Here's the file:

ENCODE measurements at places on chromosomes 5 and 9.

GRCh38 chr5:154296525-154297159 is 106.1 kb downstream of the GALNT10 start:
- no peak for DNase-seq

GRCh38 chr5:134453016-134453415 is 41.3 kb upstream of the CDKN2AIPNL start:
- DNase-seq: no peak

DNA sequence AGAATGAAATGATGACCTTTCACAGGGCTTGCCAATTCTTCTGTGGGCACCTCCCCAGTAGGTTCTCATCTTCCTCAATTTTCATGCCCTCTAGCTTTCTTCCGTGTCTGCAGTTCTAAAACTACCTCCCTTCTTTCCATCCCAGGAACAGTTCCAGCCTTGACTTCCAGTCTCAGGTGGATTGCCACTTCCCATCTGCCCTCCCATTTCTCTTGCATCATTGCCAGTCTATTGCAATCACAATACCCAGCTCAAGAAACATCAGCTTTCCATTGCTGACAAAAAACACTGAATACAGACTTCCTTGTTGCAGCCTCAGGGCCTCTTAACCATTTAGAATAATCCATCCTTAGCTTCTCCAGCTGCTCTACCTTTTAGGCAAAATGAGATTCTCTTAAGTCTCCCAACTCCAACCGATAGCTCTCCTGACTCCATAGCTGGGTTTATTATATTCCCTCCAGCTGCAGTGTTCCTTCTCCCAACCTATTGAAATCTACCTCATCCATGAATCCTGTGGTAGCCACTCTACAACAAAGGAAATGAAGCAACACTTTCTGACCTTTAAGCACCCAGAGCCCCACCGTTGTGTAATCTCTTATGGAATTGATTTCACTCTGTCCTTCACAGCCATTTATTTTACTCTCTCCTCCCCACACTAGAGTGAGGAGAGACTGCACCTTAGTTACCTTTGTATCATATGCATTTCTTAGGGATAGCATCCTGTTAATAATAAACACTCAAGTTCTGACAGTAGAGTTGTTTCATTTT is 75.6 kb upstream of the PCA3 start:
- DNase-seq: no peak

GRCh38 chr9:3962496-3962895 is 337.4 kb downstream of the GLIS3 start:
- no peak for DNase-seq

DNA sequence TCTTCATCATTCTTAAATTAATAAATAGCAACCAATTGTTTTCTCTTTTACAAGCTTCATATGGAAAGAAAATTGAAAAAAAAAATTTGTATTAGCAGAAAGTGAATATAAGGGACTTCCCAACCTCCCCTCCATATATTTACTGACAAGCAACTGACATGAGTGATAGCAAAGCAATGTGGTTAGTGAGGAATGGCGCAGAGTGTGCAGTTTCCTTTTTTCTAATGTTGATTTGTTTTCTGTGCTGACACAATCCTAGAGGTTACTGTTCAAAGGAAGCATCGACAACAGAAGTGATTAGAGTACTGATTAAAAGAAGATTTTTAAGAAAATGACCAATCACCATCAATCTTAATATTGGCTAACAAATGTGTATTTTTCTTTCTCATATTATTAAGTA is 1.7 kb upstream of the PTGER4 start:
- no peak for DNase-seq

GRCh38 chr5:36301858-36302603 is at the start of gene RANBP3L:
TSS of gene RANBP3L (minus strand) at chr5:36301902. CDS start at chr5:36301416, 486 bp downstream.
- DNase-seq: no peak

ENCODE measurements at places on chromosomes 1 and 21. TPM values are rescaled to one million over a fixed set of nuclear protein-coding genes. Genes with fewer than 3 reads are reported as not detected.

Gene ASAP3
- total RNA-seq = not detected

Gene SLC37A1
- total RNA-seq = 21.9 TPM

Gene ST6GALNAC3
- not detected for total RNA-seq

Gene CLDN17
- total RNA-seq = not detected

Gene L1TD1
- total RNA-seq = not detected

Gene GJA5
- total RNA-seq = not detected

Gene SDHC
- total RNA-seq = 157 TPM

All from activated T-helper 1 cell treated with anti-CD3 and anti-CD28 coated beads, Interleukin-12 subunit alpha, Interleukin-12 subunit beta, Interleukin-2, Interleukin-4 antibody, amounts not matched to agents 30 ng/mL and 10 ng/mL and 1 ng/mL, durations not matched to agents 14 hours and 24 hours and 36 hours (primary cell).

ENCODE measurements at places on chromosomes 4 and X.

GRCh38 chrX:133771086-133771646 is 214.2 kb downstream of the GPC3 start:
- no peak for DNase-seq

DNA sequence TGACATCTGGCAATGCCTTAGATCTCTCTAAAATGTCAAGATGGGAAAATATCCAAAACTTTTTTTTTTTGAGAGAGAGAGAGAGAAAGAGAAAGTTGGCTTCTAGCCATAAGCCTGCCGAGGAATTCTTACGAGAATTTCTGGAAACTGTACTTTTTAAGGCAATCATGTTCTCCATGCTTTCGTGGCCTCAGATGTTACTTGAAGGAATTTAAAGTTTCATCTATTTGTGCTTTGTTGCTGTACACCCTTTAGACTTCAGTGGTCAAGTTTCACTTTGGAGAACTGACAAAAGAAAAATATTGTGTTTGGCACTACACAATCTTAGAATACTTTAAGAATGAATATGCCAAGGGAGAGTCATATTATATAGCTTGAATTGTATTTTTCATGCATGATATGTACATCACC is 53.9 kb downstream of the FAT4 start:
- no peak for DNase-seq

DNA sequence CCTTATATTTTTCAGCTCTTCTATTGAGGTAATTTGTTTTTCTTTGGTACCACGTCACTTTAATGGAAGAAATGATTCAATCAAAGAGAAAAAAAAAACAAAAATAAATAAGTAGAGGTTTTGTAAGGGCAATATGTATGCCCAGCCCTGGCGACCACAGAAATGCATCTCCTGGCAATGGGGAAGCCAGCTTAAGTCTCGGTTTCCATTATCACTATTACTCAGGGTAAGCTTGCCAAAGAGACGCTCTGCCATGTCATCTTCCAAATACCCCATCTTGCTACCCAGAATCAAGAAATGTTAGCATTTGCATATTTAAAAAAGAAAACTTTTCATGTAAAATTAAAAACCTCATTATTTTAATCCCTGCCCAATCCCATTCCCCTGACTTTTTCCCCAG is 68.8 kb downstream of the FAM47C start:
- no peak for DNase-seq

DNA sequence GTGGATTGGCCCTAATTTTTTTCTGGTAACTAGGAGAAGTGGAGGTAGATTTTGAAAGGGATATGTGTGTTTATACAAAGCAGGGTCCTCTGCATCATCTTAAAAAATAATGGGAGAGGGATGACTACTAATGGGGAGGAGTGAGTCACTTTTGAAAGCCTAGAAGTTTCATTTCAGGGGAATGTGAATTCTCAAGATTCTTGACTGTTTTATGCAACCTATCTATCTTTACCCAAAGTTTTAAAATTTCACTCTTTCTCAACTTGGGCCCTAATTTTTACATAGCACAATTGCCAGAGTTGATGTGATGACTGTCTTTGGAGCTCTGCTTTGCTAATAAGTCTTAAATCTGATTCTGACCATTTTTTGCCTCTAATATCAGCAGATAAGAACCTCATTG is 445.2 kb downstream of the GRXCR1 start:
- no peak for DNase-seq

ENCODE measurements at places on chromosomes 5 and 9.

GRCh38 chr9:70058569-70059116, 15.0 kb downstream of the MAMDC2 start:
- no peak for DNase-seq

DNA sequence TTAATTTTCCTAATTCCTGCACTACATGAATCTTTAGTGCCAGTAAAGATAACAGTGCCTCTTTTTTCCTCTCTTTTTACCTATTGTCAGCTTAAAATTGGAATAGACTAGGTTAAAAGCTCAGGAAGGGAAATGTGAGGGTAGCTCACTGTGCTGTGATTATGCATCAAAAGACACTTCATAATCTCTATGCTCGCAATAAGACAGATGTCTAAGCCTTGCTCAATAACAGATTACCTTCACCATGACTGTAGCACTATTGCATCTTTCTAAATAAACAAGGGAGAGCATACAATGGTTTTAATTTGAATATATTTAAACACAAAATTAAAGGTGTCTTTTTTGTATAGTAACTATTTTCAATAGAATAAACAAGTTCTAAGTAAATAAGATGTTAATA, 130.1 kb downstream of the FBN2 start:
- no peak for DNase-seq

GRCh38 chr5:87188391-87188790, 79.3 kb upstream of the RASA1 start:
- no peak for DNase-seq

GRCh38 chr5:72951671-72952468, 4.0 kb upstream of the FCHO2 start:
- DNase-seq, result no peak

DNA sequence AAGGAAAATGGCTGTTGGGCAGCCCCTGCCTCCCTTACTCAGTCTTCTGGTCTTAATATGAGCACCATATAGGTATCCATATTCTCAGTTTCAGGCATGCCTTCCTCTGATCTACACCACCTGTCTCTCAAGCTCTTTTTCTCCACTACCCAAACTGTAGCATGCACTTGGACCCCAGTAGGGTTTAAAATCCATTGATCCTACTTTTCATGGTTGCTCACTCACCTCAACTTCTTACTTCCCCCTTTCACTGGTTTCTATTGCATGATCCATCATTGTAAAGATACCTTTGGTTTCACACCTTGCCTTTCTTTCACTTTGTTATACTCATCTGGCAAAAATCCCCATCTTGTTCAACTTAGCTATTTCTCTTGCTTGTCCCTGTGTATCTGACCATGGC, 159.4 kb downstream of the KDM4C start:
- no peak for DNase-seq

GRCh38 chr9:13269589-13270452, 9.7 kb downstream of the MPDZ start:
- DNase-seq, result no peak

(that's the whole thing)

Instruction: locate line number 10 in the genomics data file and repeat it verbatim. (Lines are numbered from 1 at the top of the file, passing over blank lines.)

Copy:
DNA sequence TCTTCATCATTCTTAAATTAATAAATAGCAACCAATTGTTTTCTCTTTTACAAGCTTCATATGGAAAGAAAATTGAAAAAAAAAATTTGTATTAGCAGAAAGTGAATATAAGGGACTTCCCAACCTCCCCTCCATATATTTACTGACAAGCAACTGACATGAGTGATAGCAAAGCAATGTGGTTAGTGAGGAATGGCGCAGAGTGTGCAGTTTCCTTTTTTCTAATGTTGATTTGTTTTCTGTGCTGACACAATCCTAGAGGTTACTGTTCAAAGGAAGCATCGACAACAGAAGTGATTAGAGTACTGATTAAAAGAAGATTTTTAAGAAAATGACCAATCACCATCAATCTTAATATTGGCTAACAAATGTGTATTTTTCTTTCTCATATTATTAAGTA is 1.7 kb upstream of the PTGER4 start: